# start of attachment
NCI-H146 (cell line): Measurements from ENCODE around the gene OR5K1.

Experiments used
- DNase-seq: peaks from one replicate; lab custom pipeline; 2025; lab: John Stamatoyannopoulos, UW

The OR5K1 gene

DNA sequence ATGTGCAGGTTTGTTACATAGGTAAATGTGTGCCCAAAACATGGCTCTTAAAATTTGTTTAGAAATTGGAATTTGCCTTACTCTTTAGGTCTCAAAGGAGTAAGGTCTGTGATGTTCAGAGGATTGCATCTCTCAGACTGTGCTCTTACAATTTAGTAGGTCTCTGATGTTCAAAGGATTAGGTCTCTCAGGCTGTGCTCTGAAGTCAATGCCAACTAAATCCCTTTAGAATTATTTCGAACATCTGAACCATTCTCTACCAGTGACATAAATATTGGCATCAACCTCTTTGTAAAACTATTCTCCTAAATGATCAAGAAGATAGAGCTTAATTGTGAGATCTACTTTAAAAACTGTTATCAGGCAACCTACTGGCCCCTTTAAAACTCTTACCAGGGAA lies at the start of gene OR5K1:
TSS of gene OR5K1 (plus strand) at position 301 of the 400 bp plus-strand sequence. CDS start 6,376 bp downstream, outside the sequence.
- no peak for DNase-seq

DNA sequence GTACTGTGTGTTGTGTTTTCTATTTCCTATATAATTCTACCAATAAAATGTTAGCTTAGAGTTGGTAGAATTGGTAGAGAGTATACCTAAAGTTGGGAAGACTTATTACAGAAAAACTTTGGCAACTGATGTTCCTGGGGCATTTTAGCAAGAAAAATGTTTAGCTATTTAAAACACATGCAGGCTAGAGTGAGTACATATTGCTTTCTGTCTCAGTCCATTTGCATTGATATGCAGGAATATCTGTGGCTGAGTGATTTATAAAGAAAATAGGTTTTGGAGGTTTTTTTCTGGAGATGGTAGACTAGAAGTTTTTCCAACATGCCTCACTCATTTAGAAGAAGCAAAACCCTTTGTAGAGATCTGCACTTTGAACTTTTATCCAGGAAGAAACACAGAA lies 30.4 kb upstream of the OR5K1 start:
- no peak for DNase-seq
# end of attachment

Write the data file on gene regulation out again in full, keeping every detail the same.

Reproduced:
NCI-H146 (cell line): Measurements from ENCODE around the gene OR5K1.

Experiments used
- DNase-seq: peaks from one replicate; lab custom pipeline; 2025; lab: John Stamatoyannopoulos, UW

The OR5K1 gene

DNA sequence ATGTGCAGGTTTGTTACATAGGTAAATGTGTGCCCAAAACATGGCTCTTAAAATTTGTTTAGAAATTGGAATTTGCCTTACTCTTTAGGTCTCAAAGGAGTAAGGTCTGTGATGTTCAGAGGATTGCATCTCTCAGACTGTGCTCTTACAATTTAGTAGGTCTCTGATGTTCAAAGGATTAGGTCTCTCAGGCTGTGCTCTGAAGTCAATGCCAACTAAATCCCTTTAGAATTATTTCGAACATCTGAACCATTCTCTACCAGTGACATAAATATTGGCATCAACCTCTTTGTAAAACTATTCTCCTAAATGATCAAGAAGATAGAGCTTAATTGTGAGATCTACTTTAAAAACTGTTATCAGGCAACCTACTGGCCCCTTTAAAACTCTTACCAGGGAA lies at the start of gene OR5K1:
TSS of gene OR5K1 (plus strand) at position 301 of the 400 bp plus-strand sequence. CDS start 6,376 bp downstream, outside the sequence.
- no peak for DNase-seq

DNA sequence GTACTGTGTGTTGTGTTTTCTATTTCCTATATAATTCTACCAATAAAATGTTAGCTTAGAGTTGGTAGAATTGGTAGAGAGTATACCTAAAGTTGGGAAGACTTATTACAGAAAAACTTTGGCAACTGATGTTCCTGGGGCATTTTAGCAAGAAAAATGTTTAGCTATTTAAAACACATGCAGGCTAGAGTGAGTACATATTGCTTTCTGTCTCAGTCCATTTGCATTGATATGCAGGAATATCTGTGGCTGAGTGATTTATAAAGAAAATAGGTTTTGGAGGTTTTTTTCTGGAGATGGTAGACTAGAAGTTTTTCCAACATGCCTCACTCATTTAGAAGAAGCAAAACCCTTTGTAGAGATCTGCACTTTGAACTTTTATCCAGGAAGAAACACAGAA lies 30.4 kb upstream of the OR5K1 start:
- no peak for DNase-seq